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Virtually every private-firm lawyer in New York participated in the post-Sept. 11 recovery effort — with cash and pro bono services, and very often both. Many cases were dealt with quickly: expedited death certificates, lease negotiations, business interruption insurance claims and the like. But many more will drag on, perhaps for years. So much pro bono effort was made — and continues to be made — that producing a comprehensive tally is nearly impossible. Among the untold stories of New York under siege is that of the Smith family (not their real name) and the briar patch of legal troubles that befell them. And how a team of lawyers from Cadwalader, Wickersham & Taft responded to a plea from an overworked Legal Aid Society attorney to resolve the family dilemma. The story illustrates the ripple effect of an enormity known as “9/11.” Mr. Smith operated an independent concierge service with contracts at downtown Manhattan hotels. When his clients’ property was destroyed in the terrorist attacks, so was his business. Mrs. Smith, meanwhile, had recently begun receiving unemployment compensation after leaving her job. To put it mildly, Mr. and Mrs. Smith and their seven children were financially pinched. Then it got worse. The New York State Department of Labor ruled that Mrs. Smith had made fraudulent claim for unemployment compensation. Contrary to what Mrs. Smith said — that she had voluntarily left work — the labor board contended she was fired with cause. Bottom line: no more unemployment checks, the Smith family’s sole source of cash. Next came the landlord with notice of eviction from their Staten Island home. Christopher Lamb, director of Legal Aid’s Staten Island office in St. George (six attorneys and three paralegals), said the Smiths had always made timely rent payments. But the landlord claimed they had reneged on an agreement to buy the multifamily house, rented floor-by-floor as the Smith brood increased. The Smiths countered that they were forced to tap their down payment fund to meet daily living expenses. “The landlord made quite a few mistakes in serving and drafting the [eviction] papers,” said Lamb, who was assisted in noting these fatal errors by Cadwalader lawyers Debra Brown Steinberg and Deborah Levine. “I had the luxury of having a large firm write the briefs for me. They did lovely work.” So lovely that the suit was withdrawn. “Once we were arguing the motions, the judge’s take on the issue was pretty clear,” said Lamb. “The landlord’s attorney saw the handwriting on the wall.” Meanwhile, the Cadwalader team had filed appeal to the labor board. Shortly after securing the Smiths’ home, the lawyers won reinstatement of Mrs. Smith’s unemployment compensation. “The employer was dishonest in characterizing what happened,” said Levine, a litigation associate. “The [state administrative law] judge found the employer evasive in testimony during the [original] hearing, and reversed the finding of fraud.” HOLISTIC APPROACH Steinberg, a Cadwalader partner, said her firm’s work on behalf of the Smiths exemplified the “holistic approach” to pro bono that has developed since September. “Victims of 9/11 have waves of need,” said Steinberg, who has devoted nearly all her time since the terrorist attacks to pro bono activity. “In the Smith case, we had to provide them some sort of stability in terms of housing and in terms of family finance.” The family is not eligible for the various benefits for people who lost loved ones, but they may be eligible for future public and private aid, said Steinberg, adding that her firm would continue working on behalf of the Smiths. Having bought the Smiths the breathing time necessary to get back on their feet financially without having to worry about a roof over their heads, Steinberg and Levine guided the family to a permanent home just last week. “We haven’t done the house inspection yet, but we do have a mortgage commitment and a binder agreement,” Steinberg reported. “So, assuming there’s no termites, we have a happy ending here.” PRO BONO NICHE One corporate attorney has fashioned herself something of a pro bono niche: getting cash into the pockets of devastated small-business operators. Hollis Gonerka Bart, a business litigation partner at the New York office of Ross & Hardies, is still personally dragging in customers to the Continental Shoe Repair Shop on Barclay Street. When his walk-in business clientele ran for their lives in the terrorist attacks, and did not return for weeks, things looked bleak for proprietor Salvatore Iacono. He confessed, “I tell you the truth, there was a time when I said to myself, ‘Sal, this is it, this is the end.’” But Bart brought him every shoe in her house to cobble and shine. And then in cheery e-mails — “United we stand! With shined shoes, we march forward with pride!” — she cajoled hundreds more of her attorney colleagues and corporate clients to do the same. Then, with the coming of the Tribeca Film Festival in May, Bart was at it again — this time on behalf of roughly 1,000 taxicab companies, many of them teetering near bankruptcy as the result of lost business in downtown Manhattan. With the help of volunteer attorneys with the Small Business Initiative established by the Association of the Bar of the City of New York, Bart worked with the city’s Taxi and Limousine Commission (TLC) to set up temporary taxi stands at six locations during the film festival. Drivers could wait at the designated areas for prospective passengers in need of hustling from one screening venue to another. “Greetings!” Bart said in her post-event e-mail to colleagues. “This is really quite something, particularly since it was done in less than three weeks’ time. The deputy commissioner informed me that … the only other time [it] has been done was in the weeks following the Sept. 11 attack [when] arrangements were made so that families attending the memorial service could leave via cab. “The TLC, though, really got behind this project, as they understood that this was an important way of affording taxi drivers with a much-needed opportunity to generate revenues.” And what of the Internal Revenue Service? What would happen to the nation’s tax collections if all those downtown Manhattan waiters were unable to file income tax returns because their earnings records were destroyed when the restaurants where they worked were crushed by falling debris on Sept. 11? Cadwalader tax attorneys David Miller and Jason Osborne were a bit surprised when they received a call for help from Jamin Sewell, general counsel of the Hotel Employees and Restaurant Employees International Union, Local 100. “So here was the union membership, a bunch of out-of-work people who nonetheless knew they had a responsibility to fill out their tax forms,” said Miller, a partner at his firm. “It’s rare for our regular client base to ask us what to do when they don’t have W-2s. So with this pro bono project, we learned about an area of tax law we might not otherwise have known. The attorneys visited the waiters and kitchen help. Osborne, a 26-year-old associate, remembered the scene: “Half the room were English-speakers, the balance were Spanish-speakers. So we had a translator.” As best — and as individually — as they could, Miller and Osborne worked up income estimates based on existing payroll stubs and personal calendar notations by workers and supervisors, then entered the data on IRS Form 4852 statements — substitutes for employer W-2 forms. “But I don’t think this neatly wraps it all up,” said Osborne. “Our firm will continue to help, as needed.” What is certain to continue for a long while is the case of Marmily Cabrera, the unusual pro bono mission of Helen Macfarlane, a senior litigation associate at Shearman & Sterling. Cabrera’s common-law husband of 10 years, Pedro Franklin Checo, died in the World Trade Center collapse. Despite having two children together, joint bank accounts and a joint mortgage on a home in Queens, Cabrera has been unable to obtain financial relief from the federal Victims Compensation Fund because New York is one of a handful of states that does not recognize common-law marital status. Nor can Cabrera claim life insurance benefits as a spouse, despite her contention that she is named as a beneficiary to Checo’s policy. After the World Trade Center fell, said Macfarlane, thousands of personal documents were lost. The employer had the record of insurance beneficiaries, she said, but the insurance company did not. Again, New York’s refusal to recognize common-law marriage is at issue. In her fight on behalf of Cabrera and her children, Macfarlane insists it is intrinsically unfair that spouses who live in states where common-law marriage is recognized have received federal funding. She and Kenneth Feinberg, special master of the federal fund, are currently in negotiations. Meanwhile, Macfarlane awaits decision on a petition she filed with the Surrogates Court of Queens, asking that Cabrera be named a legal spouse — based on documents of a long family outing in Pennsylvania, which recognizes common-law marriage. At stake is a potential payout settlement from the federal fund, which under clear circumstances might provide a widowed mother such as Cabrera as much as $1.5 million. “We will not be wholly excluded,” said Macfarlane. “We will get a significant amount in settlement because it’s in nobody’s interest to litigate this forever.” Afghans, too, were victimized by Sept. 11. Their country, already bombed and strafed into the Stone Age by the Soviet military, once more became a battleground, as U.S.-led coalition forces routed the Taliban, the theocratic dictatorship that protected the terrorist al-Qaida organization and its fugitive Saudi leader, Osama bin Laden. Here in New York and across the United States, Afghan-American professionals gathered to discuss what they could do to aid the reconstruction effort abroad. With the help of a team of lawyers at Skadden, Arps, Slate, Meagher & Flom, the Global Partnership for Afghanistan will soon become a not-for-profit agency with the mission of coordinating mainly U.S.-based economic and agricultural redevelopment assistance. Skadden partner Dana H. Freyer led the effort to incorporate the agency. Assisting were Skadden partners Bertil Lundquist and Alan Straus, associates Hala Audi and John Caccia, and legal assistant specialist Tina Albano. The Skadden team has only begun its work on behalf of Global Partnership. “Before the Soviet invasion, Afghanistan was virtually self-sustainable,” said Freyer, who worked for the Afghanistan mission to the United Nations in the mid-1960s. “What’s happened now is that the country has been stripped of its trees, and desertized.” Freyer and her team have set up initial meetings among Afghan professionals who fled their country in the 1980s and potential U.S. corporate and individual backers for the purpose of restoring Afghanistan’s natural environment, and introducing modern agricultural methods. Additionally, Freyer has reached out to former Peace Corps volunteers. Besides her Skadden colleagues, Freyer is aided by a former Afghan diplomat from her U.N. days — Mohammed Anwarzai, now a naturalized American working with the Afghan ministry of foreign affairs in Kabal. What a lawyer might regard as a very small matter of pro bono work can have a major impact on the client’s life. But for James H. (Jay) Sullivan, a young litigation associate at White & Case and relatively new to pro bono work, exactly such a small matter had a major affect on him. Soon after Sept. 11, Sullivan was assigned the pro bono case of a woman grieving the loss of a loved one killed in the World Trade Center collapse. The woman’s affairs were in disarray, including her apartment lease, and she was in no state of mind to handle what to her was the impossible burden of dealing with worrisome correspondence from her landlord. The correspondence was in English. The woman, who speaks only Spanish, thought she was being evicted. All Sullivan had to do was place a few telephone calls on her behalf. “That was it. Problem solved,” said Sullivan. “But you should have seen the gratitude in that woman’s face. As I’m talking about it right now, as I’m remembering what it meant to her, I’m shaking.”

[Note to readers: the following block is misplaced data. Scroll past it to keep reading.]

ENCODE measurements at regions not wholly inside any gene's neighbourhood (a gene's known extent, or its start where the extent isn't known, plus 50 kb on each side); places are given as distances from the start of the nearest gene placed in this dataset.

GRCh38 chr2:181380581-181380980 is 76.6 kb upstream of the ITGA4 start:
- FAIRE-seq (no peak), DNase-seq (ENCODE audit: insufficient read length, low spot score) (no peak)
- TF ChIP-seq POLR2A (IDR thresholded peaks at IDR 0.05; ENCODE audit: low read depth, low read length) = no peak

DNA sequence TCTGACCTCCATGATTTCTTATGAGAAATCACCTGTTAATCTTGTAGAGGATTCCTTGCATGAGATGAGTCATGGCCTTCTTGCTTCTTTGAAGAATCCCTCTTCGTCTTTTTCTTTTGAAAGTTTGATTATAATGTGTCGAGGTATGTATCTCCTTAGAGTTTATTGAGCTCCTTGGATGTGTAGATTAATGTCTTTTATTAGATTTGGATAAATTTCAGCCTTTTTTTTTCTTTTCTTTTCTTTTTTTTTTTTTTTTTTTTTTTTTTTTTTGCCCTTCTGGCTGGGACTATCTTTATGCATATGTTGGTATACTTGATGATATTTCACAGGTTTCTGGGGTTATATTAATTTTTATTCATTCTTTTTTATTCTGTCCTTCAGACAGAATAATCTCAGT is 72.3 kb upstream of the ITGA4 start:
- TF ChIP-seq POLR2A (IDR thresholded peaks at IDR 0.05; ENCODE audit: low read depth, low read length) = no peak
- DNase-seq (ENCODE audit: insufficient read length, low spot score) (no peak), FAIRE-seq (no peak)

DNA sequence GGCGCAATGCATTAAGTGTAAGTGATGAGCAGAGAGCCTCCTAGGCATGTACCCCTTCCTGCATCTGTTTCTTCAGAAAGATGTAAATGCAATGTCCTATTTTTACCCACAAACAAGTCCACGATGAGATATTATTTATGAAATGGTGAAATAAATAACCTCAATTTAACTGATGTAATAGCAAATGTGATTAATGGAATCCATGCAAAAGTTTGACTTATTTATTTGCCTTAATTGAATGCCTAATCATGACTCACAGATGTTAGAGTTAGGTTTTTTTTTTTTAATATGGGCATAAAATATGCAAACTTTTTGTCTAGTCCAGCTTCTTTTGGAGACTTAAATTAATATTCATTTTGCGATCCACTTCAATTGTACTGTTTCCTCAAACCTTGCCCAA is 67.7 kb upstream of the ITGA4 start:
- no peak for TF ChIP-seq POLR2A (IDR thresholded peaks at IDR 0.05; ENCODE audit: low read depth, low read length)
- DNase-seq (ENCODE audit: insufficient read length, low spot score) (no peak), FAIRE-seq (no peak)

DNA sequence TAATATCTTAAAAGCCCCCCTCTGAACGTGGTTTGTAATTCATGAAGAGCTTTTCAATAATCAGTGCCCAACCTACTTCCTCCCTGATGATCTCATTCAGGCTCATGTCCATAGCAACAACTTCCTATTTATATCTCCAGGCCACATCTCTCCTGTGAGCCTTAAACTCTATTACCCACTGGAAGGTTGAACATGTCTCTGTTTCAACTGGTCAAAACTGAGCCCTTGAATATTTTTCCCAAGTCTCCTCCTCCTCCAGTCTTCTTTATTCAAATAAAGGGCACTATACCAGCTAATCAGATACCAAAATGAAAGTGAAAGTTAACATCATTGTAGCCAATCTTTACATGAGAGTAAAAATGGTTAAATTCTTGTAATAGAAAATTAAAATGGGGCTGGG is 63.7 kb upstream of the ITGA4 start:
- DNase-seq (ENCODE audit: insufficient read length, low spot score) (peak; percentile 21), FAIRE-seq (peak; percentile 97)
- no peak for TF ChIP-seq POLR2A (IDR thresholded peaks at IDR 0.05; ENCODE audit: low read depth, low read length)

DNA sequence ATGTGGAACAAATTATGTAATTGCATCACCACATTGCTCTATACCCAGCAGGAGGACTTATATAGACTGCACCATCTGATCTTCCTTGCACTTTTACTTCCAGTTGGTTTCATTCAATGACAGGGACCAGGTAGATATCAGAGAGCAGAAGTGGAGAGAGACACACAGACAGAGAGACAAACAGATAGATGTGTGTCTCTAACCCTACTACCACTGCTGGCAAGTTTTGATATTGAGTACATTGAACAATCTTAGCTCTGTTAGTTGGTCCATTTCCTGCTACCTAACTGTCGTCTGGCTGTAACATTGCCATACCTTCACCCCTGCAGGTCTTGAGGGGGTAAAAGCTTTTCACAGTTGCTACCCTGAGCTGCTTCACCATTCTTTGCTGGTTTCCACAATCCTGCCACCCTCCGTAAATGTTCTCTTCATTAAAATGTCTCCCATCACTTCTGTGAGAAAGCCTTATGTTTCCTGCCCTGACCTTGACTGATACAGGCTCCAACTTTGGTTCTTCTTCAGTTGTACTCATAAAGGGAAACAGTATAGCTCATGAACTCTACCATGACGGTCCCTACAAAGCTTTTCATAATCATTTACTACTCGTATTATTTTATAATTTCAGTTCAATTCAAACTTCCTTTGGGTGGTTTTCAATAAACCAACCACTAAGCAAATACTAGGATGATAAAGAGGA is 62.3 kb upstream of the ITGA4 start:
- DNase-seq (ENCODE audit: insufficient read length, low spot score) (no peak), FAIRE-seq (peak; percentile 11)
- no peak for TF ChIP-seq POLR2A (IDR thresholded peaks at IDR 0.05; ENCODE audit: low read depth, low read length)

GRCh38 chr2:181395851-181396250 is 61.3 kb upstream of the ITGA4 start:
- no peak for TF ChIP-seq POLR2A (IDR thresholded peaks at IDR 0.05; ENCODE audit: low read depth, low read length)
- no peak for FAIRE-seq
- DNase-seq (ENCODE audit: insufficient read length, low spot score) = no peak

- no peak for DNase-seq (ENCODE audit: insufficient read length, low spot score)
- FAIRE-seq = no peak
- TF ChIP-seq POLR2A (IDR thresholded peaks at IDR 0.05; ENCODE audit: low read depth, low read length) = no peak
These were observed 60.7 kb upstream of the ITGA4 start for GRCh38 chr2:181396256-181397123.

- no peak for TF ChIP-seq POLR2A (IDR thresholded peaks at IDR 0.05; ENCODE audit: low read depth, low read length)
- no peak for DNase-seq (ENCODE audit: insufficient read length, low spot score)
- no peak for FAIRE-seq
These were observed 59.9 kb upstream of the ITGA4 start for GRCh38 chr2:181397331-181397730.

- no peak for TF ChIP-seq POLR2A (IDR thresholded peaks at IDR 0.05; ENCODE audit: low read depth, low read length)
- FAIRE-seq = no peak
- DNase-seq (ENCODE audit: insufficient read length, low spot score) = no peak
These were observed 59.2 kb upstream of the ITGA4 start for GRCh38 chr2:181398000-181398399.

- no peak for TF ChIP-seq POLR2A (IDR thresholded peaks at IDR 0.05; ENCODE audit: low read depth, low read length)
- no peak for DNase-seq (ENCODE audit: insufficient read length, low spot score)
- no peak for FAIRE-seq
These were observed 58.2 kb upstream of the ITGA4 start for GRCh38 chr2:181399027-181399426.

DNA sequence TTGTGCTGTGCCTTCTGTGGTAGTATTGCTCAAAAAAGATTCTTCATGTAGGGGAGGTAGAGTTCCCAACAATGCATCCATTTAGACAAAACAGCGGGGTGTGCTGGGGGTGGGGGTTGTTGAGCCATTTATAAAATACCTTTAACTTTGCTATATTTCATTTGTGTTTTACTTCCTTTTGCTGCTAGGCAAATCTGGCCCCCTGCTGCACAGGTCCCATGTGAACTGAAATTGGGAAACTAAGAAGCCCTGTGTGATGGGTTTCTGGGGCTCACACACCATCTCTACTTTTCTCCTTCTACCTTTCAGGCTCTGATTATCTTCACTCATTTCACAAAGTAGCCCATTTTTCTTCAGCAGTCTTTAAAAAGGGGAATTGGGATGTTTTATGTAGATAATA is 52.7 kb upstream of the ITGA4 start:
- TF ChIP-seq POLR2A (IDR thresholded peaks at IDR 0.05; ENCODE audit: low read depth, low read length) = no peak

Related articles: Working Pro Bono Forges New Ties The daily practice of pro bono law in New York, like so many other things in the days and weeks following last year’s terrorist attacks, has radically changed. Private Firms Help Out in Many Ways Within days of last September’s terrorist attacks, New York’s legal community responded in record numbers to the city’s critical needs. Here’s a selection of private firm pro bono service in 2001.
This is the second installment of four in a series on post-Sept. 11 pro bono in New York. The remaining articles in the series will appear here in the next week.